Norman Bowker, in "Speaking of Courage," has won seven medals from his Vietnam tour of duty: the Combat Infantryman’s Badge, the Air Medal, the Army Commendation Medal, the Bronze Star, and the Purple Heart. But he is one short: the Silver Star. He might have won this if he would have helped save Kiowa from the shitfield. He obviously suffers from survivor's guilt, and his subsequent suicide suggests that no amount of medals would have been enough to save Norman.
Norman's father's generation (World War II) better assimilated back into civilian life. Apparently, in Norman's eyes at least, their medals were emblems of honor that came with winning a war. But Norman feels undeserving of his since his comrades lost the war and their best man, Kiowa. No amount of material possessions can replace the emotional losses of war.
One of the great blunders of the French in Indochina was to set up camp (Dien Bien Phu) at the bottom of an upturned tortoise shell. Jimmy Cross makes the same mistake in the events that led up to Kiowa's death. The story is analogous to both the American and French involvement in the war: it smelled from the beginning. Cross, O'Brien, and now Bowker all share the guilt. Cross bears it during the war; Bowker and O'Brien suffer from it in its post-war form.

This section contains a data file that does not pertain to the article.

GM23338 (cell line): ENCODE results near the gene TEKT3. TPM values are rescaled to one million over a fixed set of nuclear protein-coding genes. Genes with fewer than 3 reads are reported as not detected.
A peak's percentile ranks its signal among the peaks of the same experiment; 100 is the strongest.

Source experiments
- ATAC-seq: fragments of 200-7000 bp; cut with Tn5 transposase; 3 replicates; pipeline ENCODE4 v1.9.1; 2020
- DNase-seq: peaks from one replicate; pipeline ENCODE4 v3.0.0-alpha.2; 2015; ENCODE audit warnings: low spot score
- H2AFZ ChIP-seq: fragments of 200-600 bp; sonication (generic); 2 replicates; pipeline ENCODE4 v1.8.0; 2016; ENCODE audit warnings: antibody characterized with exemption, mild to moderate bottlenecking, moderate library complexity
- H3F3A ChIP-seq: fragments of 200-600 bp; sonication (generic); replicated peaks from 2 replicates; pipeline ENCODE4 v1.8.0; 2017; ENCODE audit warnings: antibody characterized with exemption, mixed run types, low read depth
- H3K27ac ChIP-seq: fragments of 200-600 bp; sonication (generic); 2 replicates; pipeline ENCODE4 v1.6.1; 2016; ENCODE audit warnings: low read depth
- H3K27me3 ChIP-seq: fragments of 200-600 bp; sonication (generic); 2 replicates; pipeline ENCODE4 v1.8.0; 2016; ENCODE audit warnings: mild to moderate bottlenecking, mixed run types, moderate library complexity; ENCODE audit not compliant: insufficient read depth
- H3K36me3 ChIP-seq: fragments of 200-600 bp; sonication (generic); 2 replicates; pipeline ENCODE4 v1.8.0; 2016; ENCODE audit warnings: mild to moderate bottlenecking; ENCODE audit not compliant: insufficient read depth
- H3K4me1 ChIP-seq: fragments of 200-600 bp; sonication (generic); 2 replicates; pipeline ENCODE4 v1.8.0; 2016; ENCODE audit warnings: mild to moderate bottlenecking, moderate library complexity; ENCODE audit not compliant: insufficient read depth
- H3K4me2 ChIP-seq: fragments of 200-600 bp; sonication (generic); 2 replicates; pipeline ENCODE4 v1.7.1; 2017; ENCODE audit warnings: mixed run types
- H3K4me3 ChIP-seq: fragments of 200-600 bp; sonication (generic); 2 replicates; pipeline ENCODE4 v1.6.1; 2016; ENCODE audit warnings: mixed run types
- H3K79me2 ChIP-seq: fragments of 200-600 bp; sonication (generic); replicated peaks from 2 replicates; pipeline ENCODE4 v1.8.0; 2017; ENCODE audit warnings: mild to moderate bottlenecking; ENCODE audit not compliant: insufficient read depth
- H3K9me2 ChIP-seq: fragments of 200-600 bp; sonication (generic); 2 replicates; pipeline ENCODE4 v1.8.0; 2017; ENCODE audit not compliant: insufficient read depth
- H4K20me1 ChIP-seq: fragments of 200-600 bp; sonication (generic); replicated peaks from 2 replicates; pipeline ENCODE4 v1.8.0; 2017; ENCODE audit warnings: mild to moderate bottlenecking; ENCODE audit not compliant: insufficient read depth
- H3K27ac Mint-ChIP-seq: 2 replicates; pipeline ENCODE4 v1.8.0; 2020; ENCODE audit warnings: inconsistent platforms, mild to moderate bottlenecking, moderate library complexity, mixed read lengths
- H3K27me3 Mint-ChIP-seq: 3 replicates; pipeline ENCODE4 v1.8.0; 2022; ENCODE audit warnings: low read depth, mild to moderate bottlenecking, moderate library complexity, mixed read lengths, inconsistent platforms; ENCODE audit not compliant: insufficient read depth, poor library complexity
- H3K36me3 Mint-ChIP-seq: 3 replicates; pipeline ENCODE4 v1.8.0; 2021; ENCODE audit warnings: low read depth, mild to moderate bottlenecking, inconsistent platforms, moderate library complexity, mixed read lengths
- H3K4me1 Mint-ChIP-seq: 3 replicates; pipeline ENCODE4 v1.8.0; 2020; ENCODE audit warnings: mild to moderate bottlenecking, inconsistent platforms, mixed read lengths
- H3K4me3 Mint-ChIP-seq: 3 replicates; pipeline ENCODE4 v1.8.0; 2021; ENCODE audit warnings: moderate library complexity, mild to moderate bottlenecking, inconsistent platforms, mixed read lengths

In "Speaking of Courage," Bowker drives counter-clockwise in his Iowa hometown on the Fourth of July in an attempt to turn back the clock. Bowker's father never appears in the story, but his shadow hangs over it. Bowker's father believes that medals represent come kind of courage, but Bowker ultimately finds them meaningless--not that he didn't exhibit courage in war, but because words like "courage" and "honor" ultimately ring hollow. Since Vietnam, there's been a sea-change in what these words mean and how long their meanings last. No words, or medals, can take away the personal and collective guilt for losing Kiowa, the war, and his childhood.